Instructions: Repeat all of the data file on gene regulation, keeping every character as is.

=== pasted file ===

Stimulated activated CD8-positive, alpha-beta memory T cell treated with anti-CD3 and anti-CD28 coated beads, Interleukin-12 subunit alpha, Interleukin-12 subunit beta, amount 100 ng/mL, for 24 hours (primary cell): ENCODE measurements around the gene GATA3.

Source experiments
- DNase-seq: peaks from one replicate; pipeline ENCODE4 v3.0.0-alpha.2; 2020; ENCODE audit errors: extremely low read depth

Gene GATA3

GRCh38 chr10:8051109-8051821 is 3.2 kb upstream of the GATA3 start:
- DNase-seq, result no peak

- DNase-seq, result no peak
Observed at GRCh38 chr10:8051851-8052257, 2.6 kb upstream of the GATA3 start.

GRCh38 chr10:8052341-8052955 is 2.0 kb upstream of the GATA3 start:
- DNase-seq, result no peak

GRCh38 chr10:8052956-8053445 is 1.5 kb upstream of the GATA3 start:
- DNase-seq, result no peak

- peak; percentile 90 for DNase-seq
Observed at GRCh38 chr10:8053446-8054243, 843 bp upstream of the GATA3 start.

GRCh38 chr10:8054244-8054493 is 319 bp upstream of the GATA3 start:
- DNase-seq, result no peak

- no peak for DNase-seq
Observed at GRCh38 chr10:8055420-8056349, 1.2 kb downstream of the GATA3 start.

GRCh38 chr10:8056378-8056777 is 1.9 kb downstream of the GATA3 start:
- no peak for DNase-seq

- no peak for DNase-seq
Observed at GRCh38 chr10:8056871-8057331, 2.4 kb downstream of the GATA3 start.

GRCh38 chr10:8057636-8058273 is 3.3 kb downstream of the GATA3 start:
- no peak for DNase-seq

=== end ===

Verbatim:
Stimulated activated CD8-positive, alpha-beta memory T cell treated with anti-CD3 and anti-CD28 coated beads, Interleukin-12 subunit alpha, Interleukin-12 subunit beta, amount 100 ng/mL, for 24 hours (primary cell): ENCODE measurements around the gene GATA3.

Source experiments
- DNase-seq: peaks from one replicate; pipeline ENCODE4 v3.0.0-alpha.2; 2020; ENCODE audit errors: extremely low read depth

Gene GATA3

GRCh38 chr10:8051109-8051821 is 3.2 kb upstream of the GATA3 start:
- DNase-seq, result no peak

- DNase-seq, result no peak
Observed at GRCh38 chr10:8051851-8052257, 2.6 kb upstream of the GATA3 start.

GRCh38 chr10:8052341-8052955 is 2.0 kb upstream of the GATA3 start:
- DNase-seq, result no peak

GRCh38 chr10:8052956-8053445 is 1.5 kb upstream of the GATA3 start:
- DNase-seq, result no peak

- peak; percentile 90 for DNase-seq
Observed at GRCh38 chr10:8053446-8054243, 843 bp upstream of the GATA3 start.

GRCh38 chr10:8054244-8054493 is 319 bp upstream of the GATA3 start:
- DNase-seq, result no peak

- no peak for DNase-seq
Observed at GRCh38 chr10:8055420-8056349, 1.2 kb downstream of the GATA3 start.

GRCh38 chr10:8056378-8056777 is 1.9 kb downstream of the GATA3 start:
- no peak for DNase-seq

- no peak for DNase-seq
Observed at GRCh38 chr10:8056871-8057331, 2.4 kb downstream of the GATA3 start.

GRCh38 chr10:8057636-8058273 is 3.3 kb downstream of the GATA3 start:
- no peak for DNase-seq